Roadmap needed for shared education
The Ulster Unionist Party's policy is to work towards a single, shared education system in Northern Ireland.
There has been a lot of talk about shared education here in recent years. So much so, that you could be forgiven for thinking that it is official government policy and is being implemented.
The Bain Report of 2006 talked about promoting sharing and collaboration across all the educational sectors, rather than formal integration.
Since then, there have been many official reports, reviews, studies and proposals. Area planning was meant to foster sharing of resources, facilities and classes between schools of different types in close geographic proximity. Just last year, we had a report from the ministerial advisory group on advancing shared education. So far, so good, one might think. But what is the reality on the ground?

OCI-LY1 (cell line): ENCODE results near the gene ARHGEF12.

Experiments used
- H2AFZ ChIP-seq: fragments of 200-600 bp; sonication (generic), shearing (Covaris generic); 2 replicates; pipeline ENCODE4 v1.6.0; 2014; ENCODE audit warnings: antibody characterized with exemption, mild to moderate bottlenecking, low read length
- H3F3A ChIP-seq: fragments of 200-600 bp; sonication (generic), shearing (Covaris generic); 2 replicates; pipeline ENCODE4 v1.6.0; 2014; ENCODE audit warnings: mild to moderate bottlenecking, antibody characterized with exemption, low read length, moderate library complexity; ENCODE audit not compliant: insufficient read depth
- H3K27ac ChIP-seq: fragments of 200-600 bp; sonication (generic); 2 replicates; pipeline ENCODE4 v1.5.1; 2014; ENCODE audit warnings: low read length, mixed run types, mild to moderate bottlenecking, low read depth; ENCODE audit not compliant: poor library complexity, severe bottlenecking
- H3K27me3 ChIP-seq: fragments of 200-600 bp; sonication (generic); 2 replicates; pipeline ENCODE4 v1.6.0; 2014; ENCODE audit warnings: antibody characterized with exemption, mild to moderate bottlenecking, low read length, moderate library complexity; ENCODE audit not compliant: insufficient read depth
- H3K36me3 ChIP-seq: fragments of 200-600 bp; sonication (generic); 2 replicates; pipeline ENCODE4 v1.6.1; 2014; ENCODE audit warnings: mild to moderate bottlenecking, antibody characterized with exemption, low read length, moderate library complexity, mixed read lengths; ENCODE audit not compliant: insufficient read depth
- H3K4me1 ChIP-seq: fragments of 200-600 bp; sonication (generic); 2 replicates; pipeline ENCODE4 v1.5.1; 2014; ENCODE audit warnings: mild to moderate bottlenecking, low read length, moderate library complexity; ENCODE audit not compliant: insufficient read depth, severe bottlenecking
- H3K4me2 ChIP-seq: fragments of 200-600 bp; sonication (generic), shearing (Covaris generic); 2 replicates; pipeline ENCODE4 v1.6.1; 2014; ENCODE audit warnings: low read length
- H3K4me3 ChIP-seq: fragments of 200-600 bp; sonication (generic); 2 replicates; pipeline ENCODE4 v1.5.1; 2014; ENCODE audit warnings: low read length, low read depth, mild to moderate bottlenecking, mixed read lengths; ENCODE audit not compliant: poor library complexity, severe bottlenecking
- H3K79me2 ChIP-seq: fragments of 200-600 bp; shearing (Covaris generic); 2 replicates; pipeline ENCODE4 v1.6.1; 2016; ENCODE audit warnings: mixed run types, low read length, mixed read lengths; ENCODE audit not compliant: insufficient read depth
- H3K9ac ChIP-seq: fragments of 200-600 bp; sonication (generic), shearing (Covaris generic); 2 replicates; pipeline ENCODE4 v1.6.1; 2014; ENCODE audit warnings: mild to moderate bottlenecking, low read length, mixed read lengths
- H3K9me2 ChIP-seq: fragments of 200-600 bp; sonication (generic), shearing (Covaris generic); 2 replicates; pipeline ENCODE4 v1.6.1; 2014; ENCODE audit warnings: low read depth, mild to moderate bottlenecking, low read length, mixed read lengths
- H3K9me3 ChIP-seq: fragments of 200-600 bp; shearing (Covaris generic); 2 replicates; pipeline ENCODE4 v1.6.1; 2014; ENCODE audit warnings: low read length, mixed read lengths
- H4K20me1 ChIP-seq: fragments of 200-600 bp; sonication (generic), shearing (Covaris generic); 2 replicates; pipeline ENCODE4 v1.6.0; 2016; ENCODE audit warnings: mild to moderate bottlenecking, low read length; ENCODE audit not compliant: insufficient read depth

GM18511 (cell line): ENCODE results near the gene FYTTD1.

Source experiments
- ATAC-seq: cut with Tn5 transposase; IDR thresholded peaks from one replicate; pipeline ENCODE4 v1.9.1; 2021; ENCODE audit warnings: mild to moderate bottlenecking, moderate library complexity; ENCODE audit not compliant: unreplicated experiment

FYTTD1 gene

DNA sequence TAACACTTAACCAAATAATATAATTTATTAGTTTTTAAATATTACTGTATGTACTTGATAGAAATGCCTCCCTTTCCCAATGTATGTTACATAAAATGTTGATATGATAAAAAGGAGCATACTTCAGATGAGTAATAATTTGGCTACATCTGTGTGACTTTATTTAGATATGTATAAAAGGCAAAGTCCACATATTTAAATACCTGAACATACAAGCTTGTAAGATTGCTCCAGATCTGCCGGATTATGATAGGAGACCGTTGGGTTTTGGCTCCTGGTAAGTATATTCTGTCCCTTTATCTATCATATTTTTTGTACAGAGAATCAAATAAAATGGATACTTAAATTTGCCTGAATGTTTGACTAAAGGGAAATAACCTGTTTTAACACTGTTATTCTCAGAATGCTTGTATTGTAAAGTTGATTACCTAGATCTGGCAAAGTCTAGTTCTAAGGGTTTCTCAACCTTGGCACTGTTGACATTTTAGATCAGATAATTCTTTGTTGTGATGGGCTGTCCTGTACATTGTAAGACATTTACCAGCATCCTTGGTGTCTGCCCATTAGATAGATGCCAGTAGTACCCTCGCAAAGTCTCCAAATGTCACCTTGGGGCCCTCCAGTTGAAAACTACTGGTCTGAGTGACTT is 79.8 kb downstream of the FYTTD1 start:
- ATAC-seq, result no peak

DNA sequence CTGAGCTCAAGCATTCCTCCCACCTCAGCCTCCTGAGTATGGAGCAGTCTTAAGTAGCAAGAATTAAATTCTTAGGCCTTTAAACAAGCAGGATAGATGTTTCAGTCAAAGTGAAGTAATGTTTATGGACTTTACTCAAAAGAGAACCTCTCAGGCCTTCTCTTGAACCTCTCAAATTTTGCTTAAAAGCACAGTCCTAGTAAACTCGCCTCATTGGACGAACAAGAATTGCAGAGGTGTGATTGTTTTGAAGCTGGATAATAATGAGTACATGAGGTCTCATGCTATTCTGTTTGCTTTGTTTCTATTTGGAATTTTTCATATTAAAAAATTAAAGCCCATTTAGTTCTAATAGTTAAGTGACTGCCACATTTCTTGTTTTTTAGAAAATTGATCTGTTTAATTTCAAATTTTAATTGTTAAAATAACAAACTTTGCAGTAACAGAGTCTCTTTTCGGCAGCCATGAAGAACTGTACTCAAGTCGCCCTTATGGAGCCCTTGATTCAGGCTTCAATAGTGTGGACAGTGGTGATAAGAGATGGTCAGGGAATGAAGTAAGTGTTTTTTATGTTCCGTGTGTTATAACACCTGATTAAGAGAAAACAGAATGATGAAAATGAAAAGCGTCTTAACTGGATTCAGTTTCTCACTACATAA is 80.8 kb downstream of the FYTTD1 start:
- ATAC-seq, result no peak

In spite of a slow increase in the number of pupils attending integrated schools, segregation on the basis of religious denomination remains stubbornly high.
Post-Bain, the Catholic maintained sector did its own thing and independently rationalised its own school estate. The current area planning process is now being taken forward, affecting the other sectors.
This process barely references a major sector of our education system and now pressure is being applied to state-controlled secondary schools to close, or amalgamate with others in the same sector. The result?
In one large town, a Catholic maintained secondary and a state-controlled secondary had, for more than a decade, developed a shared learning community. After the maintained sector rationalised their schools estate, this all stopped. Sharing across the traditional divide ended.
It is not all doom and gloom, and good practice is continuing in some parts of the country.
We understand shared education to mean a long-term strategy to promote more contact and collaboration between schools of different traditions in Northern Ireland. What we need is a roadmap to get us to the end goal of a single system.
Danny Kinahan is Ulster Unionist party MLA for South Antrim